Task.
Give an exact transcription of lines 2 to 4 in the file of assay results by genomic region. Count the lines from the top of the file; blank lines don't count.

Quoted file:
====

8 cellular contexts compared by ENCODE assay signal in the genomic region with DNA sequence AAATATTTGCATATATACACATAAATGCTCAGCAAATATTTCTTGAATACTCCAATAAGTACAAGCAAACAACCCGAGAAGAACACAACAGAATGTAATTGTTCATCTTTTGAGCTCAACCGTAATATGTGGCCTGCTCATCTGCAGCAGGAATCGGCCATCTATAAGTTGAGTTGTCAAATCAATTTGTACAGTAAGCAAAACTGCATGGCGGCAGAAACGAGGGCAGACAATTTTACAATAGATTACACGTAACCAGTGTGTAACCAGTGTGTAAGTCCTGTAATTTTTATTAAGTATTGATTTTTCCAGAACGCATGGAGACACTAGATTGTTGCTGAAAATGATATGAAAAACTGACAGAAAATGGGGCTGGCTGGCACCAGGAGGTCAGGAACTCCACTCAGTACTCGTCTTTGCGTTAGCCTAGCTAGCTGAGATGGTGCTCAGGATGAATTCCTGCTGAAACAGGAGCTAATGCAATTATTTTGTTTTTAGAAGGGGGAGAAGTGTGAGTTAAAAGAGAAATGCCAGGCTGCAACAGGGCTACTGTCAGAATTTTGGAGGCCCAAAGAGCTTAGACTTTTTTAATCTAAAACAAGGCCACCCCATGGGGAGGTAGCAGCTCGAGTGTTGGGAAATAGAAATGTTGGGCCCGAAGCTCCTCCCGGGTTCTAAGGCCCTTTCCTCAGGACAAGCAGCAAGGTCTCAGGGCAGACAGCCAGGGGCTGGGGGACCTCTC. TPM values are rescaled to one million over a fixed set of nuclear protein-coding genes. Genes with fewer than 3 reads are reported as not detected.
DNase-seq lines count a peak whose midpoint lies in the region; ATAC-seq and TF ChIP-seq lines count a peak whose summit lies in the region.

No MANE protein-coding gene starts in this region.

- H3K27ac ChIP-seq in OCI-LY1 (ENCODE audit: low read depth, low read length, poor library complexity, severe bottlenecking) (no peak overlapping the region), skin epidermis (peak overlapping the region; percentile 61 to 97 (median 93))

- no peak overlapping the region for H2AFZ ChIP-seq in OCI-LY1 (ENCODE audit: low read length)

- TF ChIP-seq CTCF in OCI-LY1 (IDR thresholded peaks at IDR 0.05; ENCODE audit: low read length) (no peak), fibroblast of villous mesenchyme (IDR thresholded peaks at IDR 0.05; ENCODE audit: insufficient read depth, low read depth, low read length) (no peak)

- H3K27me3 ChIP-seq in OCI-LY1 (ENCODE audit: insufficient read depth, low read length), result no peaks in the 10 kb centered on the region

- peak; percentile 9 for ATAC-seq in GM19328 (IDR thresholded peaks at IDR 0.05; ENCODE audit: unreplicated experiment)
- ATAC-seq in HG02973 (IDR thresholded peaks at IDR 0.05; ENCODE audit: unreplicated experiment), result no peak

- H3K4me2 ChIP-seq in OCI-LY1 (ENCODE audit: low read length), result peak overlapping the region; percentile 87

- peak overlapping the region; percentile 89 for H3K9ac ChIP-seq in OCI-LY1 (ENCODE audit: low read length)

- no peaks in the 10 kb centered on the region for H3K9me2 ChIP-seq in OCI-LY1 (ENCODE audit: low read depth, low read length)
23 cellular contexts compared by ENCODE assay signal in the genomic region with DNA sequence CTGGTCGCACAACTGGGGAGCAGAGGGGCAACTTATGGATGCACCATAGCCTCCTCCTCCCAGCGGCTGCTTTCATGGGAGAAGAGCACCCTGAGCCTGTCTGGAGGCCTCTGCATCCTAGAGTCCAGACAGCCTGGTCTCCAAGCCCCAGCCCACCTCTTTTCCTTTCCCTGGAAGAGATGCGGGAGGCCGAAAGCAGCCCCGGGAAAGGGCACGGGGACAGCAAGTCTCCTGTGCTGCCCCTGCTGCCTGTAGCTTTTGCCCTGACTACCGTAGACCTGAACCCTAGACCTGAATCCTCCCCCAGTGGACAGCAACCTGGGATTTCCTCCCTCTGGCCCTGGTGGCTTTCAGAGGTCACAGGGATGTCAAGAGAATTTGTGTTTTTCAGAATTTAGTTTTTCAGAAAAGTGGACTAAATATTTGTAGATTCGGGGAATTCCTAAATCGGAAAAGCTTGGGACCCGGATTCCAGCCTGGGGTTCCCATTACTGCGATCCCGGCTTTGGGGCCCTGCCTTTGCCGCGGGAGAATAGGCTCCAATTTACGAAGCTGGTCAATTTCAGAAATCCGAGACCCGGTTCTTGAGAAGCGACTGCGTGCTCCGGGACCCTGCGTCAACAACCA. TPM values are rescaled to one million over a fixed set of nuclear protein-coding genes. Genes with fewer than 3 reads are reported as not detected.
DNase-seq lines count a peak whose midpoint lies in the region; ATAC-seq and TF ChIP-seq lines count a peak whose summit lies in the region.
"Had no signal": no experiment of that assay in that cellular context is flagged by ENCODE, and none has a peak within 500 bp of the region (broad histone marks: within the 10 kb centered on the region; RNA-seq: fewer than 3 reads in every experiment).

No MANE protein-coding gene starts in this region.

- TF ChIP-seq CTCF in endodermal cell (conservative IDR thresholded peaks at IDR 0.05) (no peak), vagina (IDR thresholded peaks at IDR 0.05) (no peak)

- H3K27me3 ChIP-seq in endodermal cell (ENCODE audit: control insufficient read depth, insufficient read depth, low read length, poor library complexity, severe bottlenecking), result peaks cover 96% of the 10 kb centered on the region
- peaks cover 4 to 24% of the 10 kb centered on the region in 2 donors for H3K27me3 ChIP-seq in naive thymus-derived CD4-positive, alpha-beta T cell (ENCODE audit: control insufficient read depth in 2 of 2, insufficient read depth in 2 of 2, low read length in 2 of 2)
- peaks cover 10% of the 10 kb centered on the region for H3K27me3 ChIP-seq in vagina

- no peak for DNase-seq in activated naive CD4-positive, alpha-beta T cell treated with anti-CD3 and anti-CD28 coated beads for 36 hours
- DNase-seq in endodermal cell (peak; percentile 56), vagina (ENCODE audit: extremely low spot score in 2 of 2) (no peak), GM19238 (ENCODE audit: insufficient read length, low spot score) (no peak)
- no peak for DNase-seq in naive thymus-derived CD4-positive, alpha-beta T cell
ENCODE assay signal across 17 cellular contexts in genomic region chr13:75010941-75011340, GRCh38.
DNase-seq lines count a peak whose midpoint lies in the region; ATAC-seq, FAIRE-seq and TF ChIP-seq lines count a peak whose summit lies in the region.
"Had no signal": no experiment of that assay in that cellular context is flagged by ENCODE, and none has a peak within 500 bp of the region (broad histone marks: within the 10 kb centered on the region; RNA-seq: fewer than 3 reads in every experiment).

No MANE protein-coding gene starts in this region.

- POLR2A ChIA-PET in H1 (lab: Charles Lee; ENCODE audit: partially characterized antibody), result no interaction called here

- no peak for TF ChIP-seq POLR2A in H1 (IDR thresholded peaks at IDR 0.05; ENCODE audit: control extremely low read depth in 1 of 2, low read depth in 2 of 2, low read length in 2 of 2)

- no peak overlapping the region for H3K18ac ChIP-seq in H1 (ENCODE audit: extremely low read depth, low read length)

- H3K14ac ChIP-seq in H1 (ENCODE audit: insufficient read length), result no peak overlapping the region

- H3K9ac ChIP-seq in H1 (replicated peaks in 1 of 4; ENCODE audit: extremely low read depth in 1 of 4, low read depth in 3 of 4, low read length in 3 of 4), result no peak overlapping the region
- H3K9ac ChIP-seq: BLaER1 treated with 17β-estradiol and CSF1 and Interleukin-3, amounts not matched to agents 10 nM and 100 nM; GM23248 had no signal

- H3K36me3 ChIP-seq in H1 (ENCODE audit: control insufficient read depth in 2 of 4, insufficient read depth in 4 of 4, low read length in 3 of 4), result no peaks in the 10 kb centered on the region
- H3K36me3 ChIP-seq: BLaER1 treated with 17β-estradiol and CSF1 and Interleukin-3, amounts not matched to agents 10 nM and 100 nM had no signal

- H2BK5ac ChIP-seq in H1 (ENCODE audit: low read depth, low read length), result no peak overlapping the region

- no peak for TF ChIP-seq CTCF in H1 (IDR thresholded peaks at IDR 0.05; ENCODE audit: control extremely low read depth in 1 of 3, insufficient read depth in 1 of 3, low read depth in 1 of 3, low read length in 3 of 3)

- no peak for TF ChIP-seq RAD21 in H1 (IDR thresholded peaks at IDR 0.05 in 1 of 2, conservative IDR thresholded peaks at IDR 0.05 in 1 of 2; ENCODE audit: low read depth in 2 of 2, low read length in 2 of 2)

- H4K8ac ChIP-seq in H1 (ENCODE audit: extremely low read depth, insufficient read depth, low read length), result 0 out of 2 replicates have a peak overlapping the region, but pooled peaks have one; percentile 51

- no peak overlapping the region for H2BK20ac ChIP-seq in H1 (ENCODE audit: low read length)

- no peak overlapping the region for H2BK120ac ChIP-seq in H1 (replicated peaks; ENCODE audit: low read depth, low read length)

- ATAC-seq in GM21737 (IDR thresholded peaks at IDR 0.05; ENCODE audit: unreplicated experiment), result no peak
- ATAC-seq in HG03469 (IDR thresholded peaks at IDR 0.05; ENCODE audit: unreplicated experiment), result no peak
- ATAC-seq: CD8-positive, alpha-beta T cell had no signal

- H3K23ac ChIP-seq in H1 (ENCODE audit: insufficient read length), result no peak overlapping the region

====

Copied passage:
DNase-seq lines count a peak whose midpoint lies in the region; ATAC-seq and TF ChIP-seq lines count a peak whose summit lies in the region.

No MANE protein-coding gene starts in this region.

- H3K27ac ChIP-seq in OCI-LY1 (ENCODE audit: low read depth, low read length, poor library complexity, severe bottlenecking) (no peak overlapping the region), skin epidermis (peak overlapping the region; percentile 61 to 97 (median 93))